Dairy herd health and fertility have seen some marked improvements over the past year, according to the latest Kingshay Dairy Costings Focus report.
Looking at all of the main health incidences recorded in Kingshay Health Manager – from milk fever to difficult calvings – every one has dropped, year-on-year, which is a great result. Mastitis cases have dropped from 36 cases per 100 cows last year to 32 this year – down from 41 in 2017. Lameness has followed a similar downward trend, from 43 cases per 100 cows in 2017 to 36 this year, likely due to increased culling for lameness and the use of mobility scoring, routine foot trimming and footbathing.
Fertility has improved, too; despite the calving interval remaining unchanged at 397 days, cows required fewer services per conception and culling for infertility fell from 7.9% to 6.7%, year-on-year. That means infertility costs have dropped by 13%, to £176/cow.
As a result of this improved herd health, farmers have managed to slash antibiotic use, from 21.6mg/kg PCU in 2018 to 16.1mg/kg PCU this year. This year 77% of herds were below the RUMA target of 21mg/kg, with the amount of critically important antibiotics used down from 1.5mg/kg PCU in 2018 to 0.39mg/kg PCU now. “This is a fantastic result and shows the efforts which vets and producers have made to protect these important antimicrobials for human medicine,” says Kathryn Rowland, senior farm services manager at Kingshay.
When it comes to production and financial performance, there are some equally encouraging trends. Based on actual figures from herds using Kingshay’s dairy costings service across the UK, yields and milk solids reached a record high this year across all types of production system, averaging 8,512 litres/cow and 638kg/cow, respectively. However, with higher input costs margins have taken a hit, particularly given the impact of the COVID-19 lockdown on milk prices last year. On average, the margin over purchased feed eased back from 20.44p/litre or £1,720/cow last year to 20.16p/litre and £1,716/cow this year (year ending March 2021).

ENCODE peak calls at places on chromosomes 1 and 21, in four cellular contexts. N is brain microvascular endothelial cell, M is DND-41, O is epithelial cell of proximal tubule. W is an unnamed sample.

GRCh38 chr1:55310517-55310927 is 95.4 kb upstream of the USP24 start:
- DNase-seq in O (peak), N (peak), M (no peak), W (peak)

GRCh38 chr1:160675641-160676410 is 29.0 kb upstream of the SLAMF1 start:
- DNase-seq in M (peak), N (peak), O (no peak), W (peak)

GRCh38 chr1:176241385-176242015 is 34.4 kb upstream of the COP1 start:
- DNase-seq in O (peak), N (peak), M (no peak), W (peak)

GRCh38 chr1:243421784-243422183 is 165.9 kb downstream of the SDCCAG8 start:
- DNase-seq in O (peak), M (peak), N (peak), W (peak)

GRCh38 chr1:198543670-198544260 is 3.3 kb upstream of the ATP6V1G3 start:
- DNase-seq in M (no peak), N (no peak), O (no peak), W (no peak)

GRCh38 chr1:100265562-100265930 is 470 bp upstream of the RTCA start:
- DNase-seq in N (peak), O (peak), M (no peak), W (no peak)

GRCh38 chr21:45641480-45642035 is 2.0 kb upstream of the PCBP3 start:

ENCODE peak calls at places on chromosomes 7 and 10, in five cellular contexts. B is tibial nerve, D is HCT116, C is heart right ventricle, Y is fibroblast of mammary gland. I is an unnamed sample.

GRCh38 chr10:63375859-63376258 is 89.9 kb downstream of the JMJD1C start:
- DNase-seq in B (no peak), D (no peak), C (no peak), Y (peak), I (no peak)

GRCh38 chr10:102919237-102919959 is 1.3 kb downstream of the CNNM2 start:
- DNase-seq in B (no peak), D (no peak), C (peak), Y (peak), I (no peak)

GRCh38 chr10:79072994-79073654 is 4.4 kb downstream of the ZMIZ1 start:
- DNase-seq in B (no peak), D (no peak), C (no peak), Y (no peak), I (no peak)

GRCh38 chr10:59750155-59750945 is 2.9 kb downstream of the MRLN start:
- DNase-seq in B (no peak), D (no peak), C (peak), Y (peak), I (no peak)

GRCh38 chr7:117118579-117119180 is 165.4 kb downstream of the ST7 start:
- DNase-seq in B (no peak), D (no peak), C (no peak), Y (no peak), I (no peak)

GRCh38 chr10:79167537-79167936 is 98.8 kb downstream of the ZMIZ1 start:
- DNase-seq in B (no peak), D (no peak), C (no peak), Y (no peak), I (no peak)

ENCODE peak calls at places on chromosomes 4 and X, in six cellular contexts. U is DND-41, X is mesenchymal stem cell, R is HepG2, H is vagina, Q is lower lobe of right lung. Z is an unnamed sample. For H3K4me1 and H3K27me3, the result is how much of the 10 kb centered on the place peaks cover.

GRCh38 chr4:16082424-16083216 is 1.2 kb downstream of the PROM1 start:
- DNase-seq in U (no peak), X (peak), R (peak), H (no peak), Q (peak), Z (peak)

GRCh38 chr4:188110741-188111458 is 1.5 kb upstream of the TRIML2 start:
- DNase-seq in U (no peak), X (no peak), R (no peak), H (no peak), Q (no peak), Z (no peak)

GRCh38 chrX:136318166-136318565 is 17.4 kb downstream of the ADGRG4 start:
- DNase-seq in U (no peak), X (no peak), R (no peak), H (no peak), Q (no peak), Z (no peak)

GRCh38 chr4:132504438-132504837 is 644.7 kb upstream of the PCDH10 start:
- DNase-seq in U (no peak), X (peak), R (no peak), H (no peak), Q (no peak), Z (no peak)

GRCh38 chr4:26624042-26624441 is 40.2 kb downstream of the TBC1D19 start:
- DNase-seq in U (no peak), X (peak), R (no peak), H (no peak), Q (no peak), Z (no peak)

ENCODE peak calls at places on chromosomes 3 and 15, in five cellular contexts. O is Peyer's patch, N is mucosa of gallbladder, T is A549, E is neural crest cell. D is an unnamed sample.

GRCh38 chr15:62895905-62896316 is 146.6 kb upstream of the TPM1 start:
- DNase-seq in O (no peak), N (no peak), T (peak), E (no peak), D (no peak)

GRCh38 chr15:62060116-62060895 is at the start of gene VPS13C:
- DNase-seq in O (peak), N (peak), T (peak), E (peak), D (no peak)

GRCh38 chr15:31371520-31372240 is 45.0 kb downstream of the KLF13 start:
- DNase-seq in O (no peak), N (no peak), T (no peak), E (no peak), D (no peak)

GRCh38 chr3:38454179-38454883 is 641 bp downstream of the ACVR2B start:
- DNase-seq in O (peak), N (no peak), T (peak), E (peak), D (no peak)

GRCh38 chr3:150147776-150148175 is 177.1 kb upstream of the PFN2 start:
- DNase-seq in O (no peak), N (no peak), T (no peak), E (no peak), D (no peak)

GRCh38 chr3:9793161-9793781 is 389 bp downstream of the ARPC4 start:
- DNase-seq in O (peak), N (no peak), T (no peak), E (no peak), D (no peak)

When comparing the different production systems, organic producers once again topped the table in terms of margin over purchased feed (MOPF), both on a per litre and per cow basis. While no one system is right for all, the figures provide producers an opportunity to benchmark against similar farms and identify potential areas for improvement.
“Encouragingly, the bottom quartile of producers have managed to really narrow the gap on the top 25% across every type of system, showing that attention to detail and incremental gains remain key to success,” says Mrs Rowland.
For the first time this year, Kingshay produced figures for crossbreed herds, as well as Channel Island and organic, all of whom are making tremendous use of forage. “Over all herds, yields from forage have consistently increased over the past three years, although concentrate usage has also risen across the board to support higher yields,” she explains.
But there remains a big difference in MOPF between those who make the best use of forage and those who don’t – with the top quartile averaging £1,884/cow versus the bottom quartile at £1,585/cow. “With soaring feed prices that effect will likely become even more pronounced this year. So regardless of whether you have a more intensive housed system or an extensive spring-calving herd, it’s clearly worth investing in better forage and grassland management to keep those feed costs under control.”